Hong Kong’s High Court can better determine the scope of an alleged conspiracy to commit subversion by 47 pro-democracy figures and their “individual guilt,” if it sentences 29 democrats who have pleaded guilty after the trial of their 18 co-defendants, prosecutors have said.
Former Democratic Party chairman Wu Chi-wai, ex-lawmaker Eddie Chu, and Sam Cheung, who served in the Tun Mun District Council, appeared before designated national security judges Andrew Chan, Wilson Chan and Johnny Chan on Tuesday to discuss issues concerning their sentencing in the city’s largest national security case.
The trio is among 29 prominent politicians and activists who have pleaded guilty to playing a part in an alleged conspiracy to commit subversion involving unofficial primary elections held in July 2020 to select opposition candidates for an upcoming Legislative Council election.
Through the primaries – which were designed to help pro-democracy camp win a majority in the legislature – the 47 defendants have been accused of conspiring to abuse their powers as lawmakers to veto budget bills, paralyse government operations and ultimately force the chief executive to resign if they were elected.
On Tuesday, barrister Queenie Ng said on behalf of Sam Cheung that he wanted to be sentenced before his co-defendants who have denied the charge stand trial. The ex-district councillor was said to have published a Facebook post in which he compared the relationship between mainland China and Hong Kong as that of a “kidnapper” and a “hostage,” as well as lobbied for international sanctions against China to help Hong Kong “regain freedom.”
Requesting foreign sanctions is a crime under the Beijing-imposed security law that came into force on June 30, 2020, which also outlaws secession, subversion and terrorist acts.
Former lawmaker Wu was “neutral” on the sentencing timing, his lawyer Breanne Kwok told the court. Prosecutors have said the ex-Democratic Party chair advocated for and promoted the scheme, as well as labelled the government an “authoritarian administration.”
The prosecution also alleged that Wu “concealed” his British National (Overseas) passport from authorities between December 17, 2020 and January 6, 2021, by making a false representation in court and a false statutory declaration at a time “when the impugned conspiracy was still extant and ongoing.”
Ex-legislator Chu also “had no preference” concerning the time of his sentencing. He was said to have described the primaries as a platform for challenging the “authoritarian and tyrannical” rule of the Chinese Communist Party in an election forum held in June 2020.
He also encouraged other activists – who labelled themselves as the “resistance camp” – to stage physical commotion in the legislature, prosecutors said in June during a committal hearing at the West Kowloon Magistrates’ Courts.
Both Ng and Kwok indicated on Tuesday that their mitigation pleas for their clients would be under two hours, while Chu, who had no legal representative, said he would complete his own mitigation within half an hour.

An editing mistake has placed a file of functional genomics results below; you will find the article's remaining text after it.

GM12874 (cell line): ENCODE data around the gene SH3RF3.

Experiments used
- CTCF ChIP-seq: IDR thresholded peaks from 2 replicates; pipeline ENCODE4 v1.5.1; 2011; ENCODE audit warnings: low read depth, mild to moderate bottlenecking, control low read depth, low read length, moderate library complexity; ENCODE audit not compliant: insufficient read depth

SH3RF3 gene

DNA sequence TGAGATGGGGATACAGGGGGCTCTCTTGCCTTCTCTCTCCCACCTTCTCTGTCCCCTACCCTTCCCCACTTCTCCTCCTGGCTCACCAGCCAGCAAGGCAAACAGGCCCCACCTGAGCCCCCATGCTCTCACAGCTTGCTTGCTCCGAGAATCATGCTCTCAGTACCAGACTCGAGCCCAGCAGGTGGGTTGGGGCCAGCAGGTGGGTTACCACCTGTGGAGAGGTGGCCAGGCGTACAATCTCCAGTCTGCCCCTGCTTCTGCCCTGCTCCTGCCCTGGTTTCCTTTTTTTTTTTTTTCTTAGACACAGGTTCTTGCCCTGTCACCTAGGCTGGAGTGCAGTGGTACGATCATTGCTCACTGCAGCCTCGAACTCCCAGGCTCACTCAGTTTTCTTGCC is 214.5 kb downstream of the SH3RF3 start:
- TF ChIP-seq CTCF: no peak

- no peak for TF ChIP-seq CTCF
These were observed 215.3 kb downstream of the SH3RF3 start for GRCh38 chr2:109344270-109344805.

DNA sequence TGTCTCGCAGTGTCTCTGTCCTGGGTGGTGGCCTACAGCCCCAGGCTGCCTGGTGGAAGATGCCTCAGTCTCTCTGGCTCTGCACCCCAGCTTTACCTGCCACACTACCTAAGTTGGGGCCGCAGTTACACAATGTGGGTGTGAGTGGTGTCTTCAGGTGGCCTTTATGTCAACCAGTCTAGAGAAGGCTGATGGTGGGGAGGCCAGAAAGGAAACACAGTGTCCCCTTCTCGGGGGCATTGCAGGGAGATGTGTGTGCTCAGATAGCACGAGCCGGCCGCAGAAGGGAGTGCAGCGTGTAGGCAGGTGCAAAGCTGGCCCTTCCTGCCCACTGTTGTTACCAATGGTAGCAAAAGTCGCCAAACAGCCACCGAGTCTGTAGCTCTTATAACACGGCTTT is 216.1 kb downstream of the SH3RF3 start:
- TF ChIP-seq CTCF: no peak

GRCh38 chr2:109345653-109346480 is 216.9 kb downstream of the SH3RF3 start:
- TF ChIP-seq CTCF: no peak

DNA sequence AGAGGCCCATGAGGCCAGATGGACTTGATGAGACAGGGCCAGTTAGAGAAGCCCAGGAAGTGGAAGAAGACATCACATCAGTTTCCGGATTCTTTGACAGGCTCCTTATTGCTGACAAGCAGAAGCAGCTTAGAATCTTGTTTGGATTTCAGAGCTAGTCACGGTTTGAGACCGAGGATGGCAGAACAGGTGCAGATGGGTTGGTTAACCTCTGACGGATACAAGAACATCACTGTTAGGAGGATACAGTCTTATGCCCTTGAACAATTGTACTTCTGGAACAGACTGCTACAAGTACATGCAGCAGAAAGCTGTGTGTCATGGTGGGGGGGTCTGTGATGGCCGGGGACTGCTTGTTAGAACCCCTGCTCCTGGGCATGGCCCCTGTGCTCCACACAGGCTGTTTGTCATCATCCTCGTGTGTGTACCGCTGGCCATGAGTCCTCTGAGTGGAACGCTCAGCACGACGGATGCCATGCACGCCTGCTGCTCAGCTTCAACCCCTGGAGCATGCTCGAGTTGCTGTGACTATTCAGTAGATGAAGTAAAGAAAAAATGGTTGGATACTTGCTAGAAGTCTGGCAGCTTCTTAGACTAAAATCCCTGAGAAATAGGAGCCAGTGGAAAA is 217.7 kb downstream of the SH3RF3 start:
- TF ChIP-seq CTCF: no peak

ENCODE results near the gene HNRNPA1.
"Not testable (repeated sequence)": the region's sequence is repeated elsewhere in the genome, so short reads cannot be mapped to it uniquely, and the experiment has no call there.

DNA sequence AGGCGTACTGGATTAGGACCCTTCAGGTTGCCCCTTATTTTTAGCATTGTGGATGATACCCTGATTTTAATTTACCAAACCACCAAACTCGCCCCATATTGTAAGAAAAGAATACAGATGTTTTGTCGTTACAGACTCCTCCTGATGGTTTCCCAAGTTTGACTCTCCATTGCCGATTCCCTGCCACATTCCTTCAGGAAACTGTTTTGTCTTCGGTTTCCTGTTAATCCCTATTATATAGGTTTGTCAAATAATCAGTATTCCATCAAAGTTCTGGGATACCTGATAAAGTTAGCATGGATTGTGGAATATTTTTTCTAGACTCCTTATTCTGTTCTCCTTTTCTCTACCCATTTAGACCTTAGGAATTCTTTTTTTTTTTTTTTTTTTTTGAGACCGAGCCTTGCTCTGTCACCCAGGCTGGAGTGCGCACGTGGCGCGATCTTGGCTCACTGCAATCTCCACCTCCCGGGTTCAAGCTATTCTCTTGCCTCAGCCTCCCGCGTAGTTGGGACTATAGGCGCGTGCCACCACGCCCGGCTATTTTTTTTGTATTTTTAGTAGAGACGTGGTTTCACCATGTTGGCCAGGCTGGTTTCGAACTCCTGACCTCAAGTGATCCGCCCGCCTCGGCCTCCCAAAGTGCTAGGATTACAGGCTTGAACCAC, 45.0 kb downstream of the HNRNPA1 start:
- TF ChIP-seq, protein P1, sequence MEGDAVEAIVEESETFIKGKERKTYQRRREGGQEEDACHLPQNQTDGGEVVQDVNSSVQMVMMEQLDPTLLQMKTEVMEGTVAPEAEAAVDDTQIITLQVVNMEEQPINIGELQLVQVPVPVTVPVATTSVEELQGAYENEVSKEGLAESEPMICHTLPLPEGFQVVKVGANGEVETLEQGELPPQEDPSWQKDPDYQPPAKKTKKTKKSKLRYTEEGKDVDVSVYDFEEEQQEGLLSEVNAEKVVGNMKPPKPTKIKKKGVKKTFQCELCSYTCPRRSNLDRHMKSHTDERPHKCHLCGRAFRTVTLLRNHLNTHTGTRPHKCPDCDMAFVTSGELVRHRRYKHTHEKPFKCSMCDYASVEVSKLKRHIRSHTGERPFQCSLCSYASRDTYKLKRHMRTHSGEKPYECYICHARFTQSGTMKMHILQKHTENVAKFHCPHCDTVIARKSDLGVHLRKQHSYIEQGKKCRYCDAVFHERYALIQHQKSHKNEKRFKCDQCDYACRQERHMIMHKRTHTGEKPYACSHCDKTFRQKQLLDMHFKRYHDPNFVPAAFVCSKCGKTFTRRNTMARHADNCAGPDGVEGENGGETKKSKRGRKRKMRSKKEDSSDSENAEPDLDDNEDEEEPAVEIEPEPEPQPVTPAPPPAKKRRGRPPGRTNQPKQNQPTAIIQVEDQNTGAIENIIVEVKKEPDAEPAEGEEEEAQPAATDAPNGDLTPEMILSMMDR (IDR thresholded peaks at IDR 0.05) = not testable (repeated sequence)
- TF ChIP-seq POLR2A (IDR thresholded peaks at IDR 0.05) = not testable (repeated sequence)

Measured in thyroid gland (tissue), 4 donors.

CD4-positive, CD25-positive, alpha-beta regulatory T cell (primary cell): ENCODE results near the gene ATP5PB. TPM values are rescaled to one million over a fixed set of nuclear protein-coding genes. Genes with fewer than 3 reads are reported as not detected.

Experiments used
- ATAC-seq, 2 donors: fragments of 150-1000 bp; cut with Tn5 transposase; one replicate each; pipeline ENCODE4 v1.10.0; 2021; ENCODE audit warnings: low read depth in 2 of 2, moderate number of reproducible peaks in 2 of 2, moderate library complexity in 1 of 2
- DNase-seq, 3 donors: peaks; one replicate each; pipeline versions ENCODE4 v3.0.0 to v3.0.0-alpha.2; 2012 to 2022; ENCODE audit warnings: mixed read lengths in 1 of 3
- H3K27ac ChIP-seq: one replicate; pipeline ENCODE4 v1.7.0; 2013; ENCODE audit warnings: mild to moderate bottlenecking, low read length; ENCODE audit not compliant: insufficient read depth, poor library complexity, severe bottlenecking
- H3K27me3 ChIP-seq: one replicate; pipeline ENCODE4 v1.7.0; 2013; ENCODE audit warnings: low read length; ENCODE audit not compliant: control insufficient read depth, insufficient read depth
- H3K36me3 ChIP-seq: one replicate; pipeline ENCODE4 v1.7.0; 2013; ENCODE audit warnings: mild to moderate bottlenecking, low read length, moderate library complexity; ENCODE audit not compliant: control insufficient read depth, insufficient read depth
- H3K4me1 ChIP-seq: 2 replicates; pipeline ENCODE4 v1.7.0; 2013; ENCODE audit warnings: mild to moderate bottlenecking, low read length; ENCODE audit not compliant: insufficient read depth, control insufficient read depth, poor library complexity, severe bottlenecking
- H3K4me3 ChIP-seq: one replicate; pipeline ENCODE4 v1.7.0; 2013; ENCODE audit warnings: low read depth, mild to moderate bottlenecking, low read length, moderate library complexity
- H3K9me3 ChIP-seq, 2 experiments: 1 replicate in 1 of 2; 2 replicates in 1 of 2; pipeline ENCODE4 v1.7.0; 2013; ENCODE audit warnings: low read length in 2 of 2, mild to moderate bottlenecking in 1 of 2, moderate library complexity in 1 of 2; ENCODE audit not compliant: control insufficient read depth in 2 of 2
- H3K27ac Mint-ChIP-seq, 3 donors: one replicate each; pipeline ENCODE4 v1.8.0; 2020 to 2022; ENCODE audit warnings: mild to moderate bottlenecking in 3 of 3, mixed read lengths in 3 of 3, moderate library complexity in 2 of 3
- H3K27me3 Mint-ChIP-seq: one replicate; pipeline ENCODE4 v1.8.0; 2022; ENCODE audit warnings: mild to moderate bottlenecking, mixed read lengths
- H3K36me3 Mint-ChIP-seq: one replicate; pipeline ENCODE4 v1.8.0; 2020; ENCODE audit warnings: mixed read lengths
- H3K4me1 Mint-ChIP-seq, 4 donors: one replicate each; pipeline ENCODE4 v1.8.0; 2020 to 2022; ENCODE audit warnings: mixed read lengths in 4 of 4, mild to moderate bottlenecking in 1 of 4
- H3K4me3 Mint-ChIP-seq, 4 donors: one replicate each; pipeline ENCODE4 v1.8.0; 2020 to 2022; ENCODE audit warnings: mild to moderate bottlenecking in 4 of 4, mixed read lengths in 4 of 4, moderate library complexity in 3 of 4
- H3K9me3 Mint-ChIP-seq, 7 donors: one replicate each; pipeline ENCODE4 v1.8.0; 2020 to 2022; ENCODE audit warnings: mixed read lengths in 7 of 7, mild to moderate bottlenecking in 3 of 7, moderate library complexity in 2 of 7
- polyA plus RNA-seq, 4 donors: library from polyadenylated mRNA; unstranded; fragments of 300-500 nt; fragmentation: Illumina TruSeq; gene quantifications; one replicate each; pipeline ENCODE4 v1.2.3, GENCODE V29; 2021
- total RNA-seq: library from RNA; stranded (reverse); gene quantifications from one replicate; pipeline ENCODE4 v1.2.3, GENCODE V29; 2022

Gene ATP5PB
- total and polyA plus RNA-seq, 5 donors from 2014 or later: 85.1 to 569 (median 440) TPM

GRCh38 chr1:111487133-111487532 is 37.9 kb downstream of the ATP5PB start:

The question of when those who have pleaded guilty will be sentenced has been at the centre of a series of case management hearings that began last week in the High Court.
Some defendants who have admitted their involvement wanted to face punishment “as soon as possible,” saying they have experienced “anxiety” during their pre-trial custody, which began in March last year. Others have expressed a desire to wait until their co-defendants’ trial – for which a date is yet to be set – has concluded, while some have asserted their indifference over when they are sentenced.
The prosecution has told the court that in a case with more than one defendant, it would be “proper” to sentence all of the accused after the trial. Lead prosecutor Andy Lo repeated his stance on Tuesday and submitted nine cases handled by the Court of Appeal to back his argument.
Lo argued that under the circumstances shown in previous cases – including whether a defendant would be called upon as a witness for the prosecution – it would be desirable for the court to sentence all of the accused in one go.
“The court will have greater knowledge in determining the scope of the conspiracy and the individual guilt [of the defendants],” he said.
The prosecutor may elaborate on his argument after the court has handled case managenent matters for all defendants who have pleaded guilty, Justice Andrew Chan said. According to the court diary, seven democrats will appear before the three judges this month, while 11 will be brought to court in November.
Wu, Chu and Cheung have been detained for more than 18 months since they were first brought to court in March 2021 alongside dozens of well-known politicians and activists. Most of the defendants were denied bail on national security grounds, with only 13 of them on bail at present.
The democrats could face up to life imprisonment if convicted of the subversion charge by the High Court, but it remains unclear what level of penalty the three-judge panel may mete out.
The security legislation stipulates that a “principal offender” in a subversion offence of a “grave nature” could be sentenced to life behind bars, or a fixed-term imprisonment of not less than 10 years. Those who “actively participate” in the offence would be jailed for between three and 10 years, while other participants shall face a fixed-term imprisonment of not more than three years, short-term detention or restriction.
Secretary for Justice Paul Lam has ordered the 18 pro-democracy figures who have pleaded guilty to be tried without a jury. He cited the alleged “involvement of foreign elements” as a reason to depart from the common law tradition, as well as concerns over “personal safety of jurors and their family members” and a “risk of perverting the course of justice” if the trial is conducted with a jury.